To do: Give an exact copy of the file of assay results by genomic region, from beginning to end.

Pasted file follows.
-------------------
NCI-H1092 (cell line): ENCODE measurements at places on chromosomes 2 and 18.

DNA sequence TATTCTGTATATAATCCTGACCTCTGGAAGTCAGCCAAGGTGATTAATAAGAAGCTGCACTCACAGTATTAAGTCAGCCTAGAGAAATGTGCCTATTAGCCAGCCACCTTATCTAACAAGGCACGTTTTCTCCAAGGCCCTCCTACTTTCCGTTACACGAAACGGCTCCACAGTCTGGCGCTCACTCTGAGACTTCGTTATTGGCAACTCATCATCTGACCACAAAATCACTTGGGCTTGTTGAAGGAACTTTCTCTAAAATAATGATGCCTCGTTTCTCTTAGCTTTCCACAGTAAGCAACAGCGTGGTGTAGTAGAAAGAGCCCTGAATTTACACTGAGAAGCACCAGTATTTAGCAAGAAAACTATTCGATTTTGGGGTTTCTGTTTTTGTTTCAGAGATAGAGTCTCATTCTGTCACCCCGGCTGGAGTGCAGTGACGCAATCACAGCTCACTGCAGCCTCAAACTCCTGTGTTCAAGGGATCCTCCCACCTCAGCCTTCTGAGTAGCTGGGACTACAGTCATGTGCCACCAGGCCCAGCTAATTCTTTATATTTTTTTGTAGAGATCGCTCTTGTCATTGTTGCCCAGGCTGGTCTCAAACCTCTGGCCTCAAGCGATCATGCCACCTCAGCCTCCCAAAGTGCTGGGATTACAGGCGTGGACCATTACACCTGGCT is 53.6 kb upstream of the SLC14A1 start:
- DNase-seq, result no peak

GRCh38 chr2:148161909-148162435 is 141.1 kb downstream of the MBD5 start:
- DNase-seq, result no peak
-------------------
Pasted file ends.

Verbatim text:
NCI-H1092 (cell line): ENCODE measurements at places on chromosomes 2 and 18.

DNA sequence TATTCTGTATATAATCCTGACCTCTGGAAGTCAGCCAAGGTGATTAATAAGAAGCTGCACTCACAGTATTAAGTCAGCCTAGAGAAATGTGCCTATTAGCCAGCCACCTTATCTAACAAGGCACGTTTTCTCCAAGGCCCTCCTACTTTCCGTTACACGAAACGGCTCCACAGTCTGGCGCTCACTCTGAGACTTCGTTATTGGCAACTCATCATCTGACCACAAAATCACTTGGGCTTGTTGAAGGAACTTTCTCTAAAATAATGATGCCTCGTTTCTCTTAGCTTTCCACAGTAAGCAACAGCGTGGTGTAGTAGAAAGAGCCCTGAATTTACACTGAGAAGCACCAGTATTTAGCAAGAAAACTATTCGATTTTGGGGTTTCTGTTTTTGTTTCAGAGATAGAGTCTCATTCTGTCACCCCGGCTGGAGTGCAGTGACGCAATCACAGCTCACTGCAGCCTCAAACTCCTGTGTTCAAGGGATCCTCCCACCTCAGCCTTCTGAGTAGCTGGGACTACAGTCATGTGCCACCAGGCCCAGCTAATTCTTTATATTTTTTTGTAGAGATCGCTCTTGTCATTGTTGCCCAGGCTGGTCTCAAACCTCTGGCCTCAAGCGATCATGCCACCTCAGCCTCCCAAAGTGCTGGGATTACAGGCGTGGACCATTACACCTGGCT is 53.6 kb upstream of the SLC14A1 start:
- DNase-seq, result no peak

GRCh38 chr2:148161909-148162435 is 141.1 kb downstream of the MBD5 start:
- DNase-seq, result no peak